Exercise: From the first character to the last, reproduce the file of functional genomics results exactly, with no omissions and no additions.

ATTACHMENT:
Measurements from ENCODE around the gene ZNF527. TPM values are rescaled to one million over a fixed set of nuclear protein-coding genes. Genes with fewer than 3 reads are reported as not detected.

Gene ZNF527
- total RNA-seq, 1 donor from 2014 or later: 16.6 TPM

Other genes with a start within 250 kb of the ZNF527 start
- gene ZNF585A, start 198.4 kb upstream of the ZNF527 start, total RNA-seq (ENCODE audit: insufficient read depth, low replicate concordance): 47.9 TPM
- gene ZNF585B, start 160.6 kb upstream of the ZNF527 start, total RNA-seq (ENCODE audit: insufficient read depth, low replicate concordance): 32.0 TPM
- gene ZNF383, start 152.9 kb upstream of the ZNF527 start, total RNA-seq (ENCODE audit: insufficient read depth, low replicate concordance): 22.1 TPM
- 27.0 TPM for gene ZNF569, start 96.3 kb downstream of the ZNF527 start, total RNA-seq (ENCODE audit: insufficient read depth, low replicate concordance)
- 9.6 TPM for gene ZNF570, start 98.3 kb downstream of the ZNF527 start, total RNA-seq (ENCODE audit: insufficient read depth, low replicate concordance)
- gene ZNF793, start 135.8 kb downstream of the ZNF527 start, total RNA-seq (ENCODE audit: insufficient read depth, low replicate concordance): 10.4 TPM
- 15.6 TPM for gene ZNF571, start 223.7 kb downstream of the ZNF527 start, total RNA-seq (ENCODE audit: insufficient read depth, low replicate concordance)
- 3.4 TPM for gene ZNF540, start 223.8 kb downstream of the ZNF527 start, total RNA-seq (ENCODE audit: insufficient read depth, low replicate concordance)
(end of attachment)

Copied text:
Measurements from ENCODE around the gene ZNF527. TPM values are rescaled to one million over a fixed set of nuclear protein-coding genes. Genes with fewer than 3 reads are reported as not detected.

Gene ZNF527
- total RNA-seq, 1 donor from 2014 or later: 16.6 TPM

Other genes with a start within 250 kb of the ZNF527 start
- gene ZNF585A, start 198.4 kb upstream of the ZNF527 start, total RNA-seq (ENCODE audit: insufficient read depth, low replicate concordance): 47.9 TPM
- gene ZNF585B, start 160.6 kb upstream of the ZNF527 start, total RNA-seq (ENCODE audit: insufficient read depth, low replicate concordance): 32.0 TPM
- gene ZNF383, start 152.9 kb upstream of the ZNF527 start, total RNA-seq (ENCODE audit: insufficient read depth, low replicate concordance): 22.1 TPM
- 27.0 TPM for gene ZNF569, start 96.3 kb downstream of the ZNF527 start, total RNA-seq (ENCODE audit: insufficient read depth, low replicate concordance)
- 9.6 TPM for gene ZNF570, start 98.3 kb downstream of the ZNF527 start, total RNA-seq (ENCODE audit: insufficient read depth, low replicate concordance)
- gene ZNF793, start 135.8 kb downstream of the ZNF527 start, total RNA-seq (ENCODE audit: insufficient read depth, low replicate concordance): 10.4 TPM
- 15.6 TPM for gene ZNF571, start 223.7 kb downstream of the ZNF527 start, total RNA-seq (ENCODE audit: insufficient read depth, low replicate concordance)
- 3.4 TPM for gene ZNF540, start 223.8 kb downstream of the ZNF527 start, total RNA-seq (ENCODE audit: insufficient read depth, low replicate concordance)